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We Talk To Werewolf By Night Director Michael Giacchino About Practical Effects & What Attracted Him To The Project

Werewolf By Night is set to be the first-ever Marvel Studios Special Presentation film to premiere on Disney+ Hotstar Malaysia on 7 October 2022.

The synopsis reads:

On a dark and somber night, a secret cabal of monster hunters emerge from the shadows and gather at the foreboding Bloodstone Temple following the death of their leader. In a strange and macabre memorial to the leader’s life, the attendees are thrust into a mysterious and deadly competition for a powerful relic—a hunt that will ultimately bring them face to face with a dangerous monster.?Inspired by horror films of the 1930s and 1940s, the chilling special aims to evoke a sense of dread and the macabre, with plenty of suspense and scares along the way as we explore a new corner of the Marvel Cinematic Universe.

Courtesy of Disney+ Hotstar, we were given the opportunity to interview Werewolf By Night director and music composer Michael Giacchino. This is his first feature as a director after 2018 short film Monster Challenge and Star Trek Short Treks episode “Ephraim And Dot”. He is best known for composing music in many films, including The Batman, Spider-Man No Way Home, Doctor Strange, Rogue One A Star Wars Story, Star Trek and more.

This interview has been edited for clarity. Stay tuned for the video version of this interview and the review of the series.

What attracted you to direct Werewolf By Night as your full feature?

Michael Giacchino: For me, it was a no-brainer, because I love monster movies. Always have, always will, grew up on them. My brother and I would religiously sit in front of the television set every single Saturday and watch every monster movie we could. Between Vincent Price, between Godzilla, between The Wolfman, The Mummy, all those things. Whatever it was, we didn’t care, we watched it.

What I think I love most about those films is that they showcased characters that had real, serious problems and issues that they were struggling with. None of these characters wanted to be a wolfman, none of them wanted to be someone who turns into a vampire or some monster that crushes a city. That’s not what they want, it’s what they are. And they’re being told by the world that that thing that they are is bad, is wrong, so the world turns on them and wants to kill them.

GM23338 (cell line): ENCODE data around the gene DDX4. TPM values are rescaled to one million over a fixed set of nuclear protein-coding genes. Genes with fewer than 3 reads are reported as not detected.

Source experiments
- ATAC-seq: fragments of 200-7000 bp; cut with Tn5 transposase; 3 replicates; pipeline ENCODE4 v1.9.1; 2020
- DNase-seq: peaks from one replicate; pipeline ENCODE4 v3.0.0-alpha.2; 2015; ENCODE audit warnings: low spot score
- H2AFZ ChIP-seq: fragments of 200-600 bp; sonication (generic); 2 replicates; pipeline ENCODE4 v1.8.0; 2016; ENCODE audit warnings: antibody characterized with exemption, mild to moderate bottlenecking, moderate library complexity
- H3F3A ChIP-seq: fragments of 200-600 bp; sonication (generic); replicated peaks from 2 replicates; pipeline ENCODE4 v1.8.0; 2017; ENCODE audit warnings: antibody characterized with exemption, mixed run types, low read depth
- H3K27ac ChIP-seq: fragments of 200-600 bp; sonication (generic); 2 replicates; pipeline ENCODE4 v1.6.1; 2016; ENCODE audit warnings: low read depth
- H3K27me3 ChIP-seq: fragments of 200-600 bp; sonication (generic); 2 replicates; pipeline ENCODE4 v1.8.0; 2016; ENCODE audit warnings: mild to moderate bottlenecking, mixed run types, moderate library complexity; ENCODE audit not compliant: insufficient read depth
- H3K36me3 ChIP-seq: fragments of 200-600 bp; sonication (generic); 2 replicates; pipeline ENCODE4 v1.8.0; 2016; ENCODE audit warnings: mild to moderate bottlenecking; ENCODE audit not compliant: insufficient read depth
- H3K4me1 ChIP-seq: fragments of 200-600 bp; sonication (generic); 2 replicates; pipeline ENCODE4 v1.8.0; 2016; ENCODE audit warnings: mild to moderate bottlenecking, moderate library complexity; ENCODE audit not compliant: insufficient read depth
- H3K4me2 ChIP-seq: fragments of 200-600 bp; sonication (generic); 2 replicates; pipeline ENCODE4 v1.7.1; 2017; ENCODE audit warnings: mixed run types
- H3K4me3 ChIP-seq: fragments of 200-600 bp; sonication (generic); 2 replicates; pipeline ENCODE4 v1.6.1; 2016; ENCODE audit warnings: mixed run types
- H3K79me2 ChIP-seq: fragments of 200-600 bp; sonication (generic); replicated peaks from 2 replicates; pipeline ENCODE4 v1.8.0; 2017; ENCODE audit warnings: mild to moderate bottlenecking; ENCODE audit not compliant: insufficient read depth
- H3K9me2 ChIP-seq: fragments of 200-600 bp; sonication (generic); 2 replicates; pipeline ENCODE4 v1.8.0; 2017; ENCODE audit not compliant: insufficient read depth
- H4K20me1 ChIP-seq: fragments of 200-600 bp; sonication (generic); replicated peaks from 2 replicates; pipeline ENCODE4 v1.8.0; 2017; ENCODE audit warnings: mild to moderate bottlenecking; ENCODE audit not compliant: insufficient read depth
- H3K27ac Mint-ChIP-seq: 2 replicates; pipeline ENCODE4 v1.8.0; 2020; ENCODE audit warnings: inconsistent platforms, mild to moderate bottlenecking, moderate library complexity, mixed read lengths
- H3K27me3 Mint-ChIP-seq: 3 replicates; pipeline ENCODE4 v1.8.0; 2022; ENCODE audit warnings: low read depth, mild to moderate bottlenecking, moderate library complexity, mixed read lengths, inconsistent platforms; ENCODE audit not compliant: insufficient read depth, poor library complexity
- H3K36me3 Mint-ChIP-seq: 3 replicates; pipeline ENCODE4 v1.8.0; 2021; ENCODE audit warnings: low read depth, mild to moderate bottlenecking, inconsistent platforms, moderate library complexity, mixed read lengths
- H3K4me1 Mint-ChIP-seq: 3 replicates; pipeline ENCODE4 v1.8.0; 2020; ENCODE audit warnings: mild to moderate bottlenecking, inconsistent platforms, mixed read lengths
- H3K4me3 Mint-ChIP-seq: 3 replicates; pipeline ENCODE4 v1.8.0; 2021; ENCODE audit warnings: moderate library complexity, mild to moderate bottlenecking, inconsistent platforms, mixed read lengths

I always felt so badly for these characters. I felt like no, these are essentially people with problems that are trying to solve them and we should help them, you know. I always wanted to help these monsters. So, there’s an exploration of humanity and empathy that I was really attracted to in the telling of a monster movie.

The design for Werewolf By Night looks great. Was it all achieved mostly through practical effects and makeup?

Michael Giacchino: Yeah, yeah, everything we did, we tried to do practically. As much as we could, we did. All the sets were real, were there, so it was not done on a volume, it was not done with a lot of blue screen or green screen. They were there on set no matter what and I thought that was very important especially for a film like this, for the actors to be able to come on to set and feel comfortable in their environment, you know.

And if there was a monster in a particular scene, we were going to put a monster in a particular scene. It’s not to say that it’s without visual effects, it does have some, and it has some very good ones. In terms of the way these things go, I like them because they’re what I call invisible effects. You almost don’t even notice them in that way, so as much as we could do practically, we absolutely did and our brilliant visual effects supervisor, Joe Ferrel, took care of the rest for us. But it was really fun to try a lot of these old-school techniques, and we tried everything we could.

I was surprised to see Man-Thing being revealed in the trailers. Were there ever any plans to include any other cameos or easter eggs?

Michael Giacchino: No, not really. I mean, when you’re developing a story, you come up with all kinds of crazy things, but in the end, it boils down to what’s important and what works for the story. Never, never, never did I want to make a choice to include something just because it would make fans go crazy, you know. That’s not what I’m into.

I wanted to make sure that the story that we wanted to tell is being told and not being distracted by something that really doesn’t have anything to do with this. So, what’s in there is only what it needs, and that was always for me, kind of, the guiding rule for everything.

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